Sunday morning, Jen was excited to go for a jog in my new neighborhood, wearing my shoes. I still can still hear her laughter as she made fun of my shoes and said they were “strange” because they had springs in them.After breakfast, we headed out to Orlando to meet their friends for a day at the water park. I was so very grateful that before leaving she took the time to pose with me outside on my front porch. Never did I expect it to be my last visit and picture with Jen.
That same night I was restless and for some reason worried about my daughter. A little after midnight, my phone rang, and I saw that is was Todd. I knew immediately this could not be good. He was crying hysterically and said that Jennifer had been hit by a car. I would later learn that Jen was walking a few feet behind the group in a crosswalk and a driver who had been drinking, brutally struck her going 57 miles per hour. Her body rolled over the hood, smashed into the windshield and hit the side mirror before flying and landing into traffic approximately 100 feet away. Todd rushed to her side and thought that she was already dead. Her lips were blue, and her eyes were open, but she was not responding. She still had a pulse, so paramedics did CPR all the way to the hospital and she was later placed on a ventilator.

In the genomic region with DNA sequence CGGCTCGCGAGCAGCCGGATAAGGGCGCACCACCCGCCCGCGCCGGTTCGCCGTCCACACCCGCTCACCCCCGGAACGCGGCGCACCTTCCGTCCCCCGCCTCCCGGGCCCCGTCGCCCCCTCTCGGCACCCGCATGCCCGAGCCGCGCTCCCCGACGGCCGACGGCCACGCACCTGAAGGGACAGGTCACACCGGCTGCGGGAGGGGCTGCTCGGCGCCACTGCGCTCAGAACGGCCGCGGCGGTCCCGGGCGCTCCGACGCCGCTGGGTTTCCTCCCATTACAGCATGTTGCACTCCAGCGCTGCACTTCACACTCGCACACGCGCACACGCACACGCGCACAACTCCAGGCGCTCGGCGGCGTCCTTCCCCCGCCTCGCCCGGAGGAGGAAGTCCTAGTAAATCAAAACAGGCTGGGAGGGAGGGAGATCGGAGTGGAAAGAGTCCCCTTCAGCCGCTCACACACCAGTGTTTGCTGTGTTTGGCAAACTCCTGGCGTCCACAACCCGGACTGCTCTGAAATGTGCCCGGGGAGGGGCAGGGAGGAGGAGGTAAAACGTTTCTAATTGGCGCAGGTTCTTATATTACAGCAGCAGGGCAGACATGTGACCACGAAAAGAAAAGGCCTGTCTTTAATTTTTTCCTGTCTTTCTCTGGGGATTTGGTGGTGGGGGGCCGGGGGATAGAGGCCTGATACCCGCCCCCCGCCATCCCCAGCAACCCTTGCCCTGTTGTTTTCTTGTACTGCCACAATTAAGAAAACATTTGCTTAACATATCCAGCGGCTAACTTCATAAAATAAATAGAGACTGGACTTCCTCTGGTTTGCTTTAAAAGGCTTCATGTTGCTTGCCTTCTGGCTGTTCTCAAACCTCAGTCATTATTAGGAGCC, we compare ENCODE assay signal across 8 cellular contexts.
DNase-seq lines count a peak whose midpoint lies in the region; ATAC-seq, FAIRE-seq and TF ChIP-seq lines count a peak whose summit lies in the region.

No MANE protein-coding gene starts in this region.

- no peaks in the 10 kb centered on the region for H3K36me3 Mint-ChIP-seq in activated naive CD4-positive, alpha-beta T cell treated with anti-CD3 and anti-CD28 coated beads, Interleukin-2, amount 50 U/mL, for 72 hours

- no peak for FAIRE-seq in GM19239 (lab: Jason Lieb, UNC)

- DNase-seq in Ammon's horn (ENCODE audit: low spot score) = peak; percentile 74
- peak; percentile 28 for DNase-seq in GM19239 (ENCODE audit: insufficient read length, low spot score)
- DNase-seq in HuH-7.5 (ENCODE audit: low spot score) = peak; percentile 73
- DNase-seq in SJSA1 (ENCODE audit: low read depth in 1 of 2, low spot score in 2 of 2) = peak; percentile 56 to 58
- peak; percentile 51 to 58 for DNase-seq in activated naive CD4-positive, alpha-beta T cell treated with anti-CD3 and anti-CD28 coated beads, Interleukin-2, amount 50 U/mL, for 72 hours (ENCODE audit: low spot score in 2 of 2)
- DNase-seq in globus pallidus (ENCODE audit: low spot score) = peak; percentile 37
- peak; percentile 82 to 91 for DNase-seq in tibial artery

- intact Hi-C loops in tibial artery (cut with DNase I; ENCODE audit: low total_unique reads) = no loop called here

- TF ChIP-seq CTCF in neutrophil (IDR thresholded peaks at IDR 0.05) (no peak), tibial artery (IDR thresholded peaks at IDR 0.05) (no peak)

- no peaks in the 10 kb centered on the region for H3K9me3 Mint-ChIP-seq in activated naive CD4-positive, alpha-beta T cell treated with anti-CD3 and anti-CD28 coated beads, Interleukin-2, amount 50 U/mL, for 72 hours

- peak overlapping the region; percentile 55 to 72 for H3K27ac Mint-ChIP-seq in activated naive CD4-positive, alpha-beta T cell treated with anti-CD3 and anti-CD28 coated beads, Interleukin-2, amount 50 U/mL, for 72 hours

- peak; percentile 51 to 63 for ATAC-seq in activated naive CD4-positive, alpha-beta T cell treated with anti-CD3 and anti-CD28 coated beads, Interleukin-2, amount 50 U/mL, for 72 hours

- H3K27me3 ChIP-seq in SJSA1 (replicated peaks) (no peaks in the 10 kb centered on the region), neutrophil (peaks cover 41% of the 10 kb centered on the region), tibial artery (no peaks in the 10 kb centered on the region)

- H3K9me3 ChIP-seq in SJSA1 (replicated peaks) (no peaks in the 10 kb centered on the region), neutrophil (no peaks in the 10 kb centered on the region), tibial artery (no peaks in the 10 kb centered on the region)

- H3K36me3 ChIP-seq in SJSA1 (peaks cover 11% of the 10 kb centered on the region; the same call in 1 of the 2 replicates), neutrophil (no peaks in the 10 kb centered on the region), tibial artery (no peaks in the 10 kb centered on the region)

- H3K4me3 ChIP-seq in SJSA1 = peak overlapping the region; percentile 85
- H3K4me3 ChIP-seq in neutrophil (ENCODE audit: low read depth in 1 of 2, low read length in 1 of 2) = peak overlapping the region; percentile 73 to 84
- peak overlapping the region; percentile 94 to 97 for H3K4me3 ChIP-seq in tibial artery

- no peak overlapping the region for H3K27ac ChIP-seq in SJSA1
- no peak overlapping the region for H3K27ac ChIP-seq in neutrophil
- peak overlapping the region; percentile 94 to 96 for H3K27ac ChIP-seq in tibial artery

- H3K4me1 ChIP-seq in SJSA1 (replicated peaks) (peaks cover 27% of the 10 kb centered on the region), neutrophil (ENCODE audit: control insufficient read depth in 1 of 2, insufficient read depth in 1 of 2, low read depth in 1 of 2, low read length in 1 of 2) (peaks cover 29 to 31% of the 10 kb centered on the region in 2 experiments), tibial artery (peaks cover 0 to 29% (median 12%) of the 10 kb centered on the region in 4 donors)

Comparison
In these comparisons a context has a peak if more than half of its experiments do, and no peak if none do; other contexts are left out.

Todd was sobbing so loud; he could barely breathe, and the sheriff took the phone to give me directions to the hospital. He said the medical team was doing everything possible for her and to come quickly.I gave the phone to my husband because I was trembling terribly and praying and begging God for a miracle.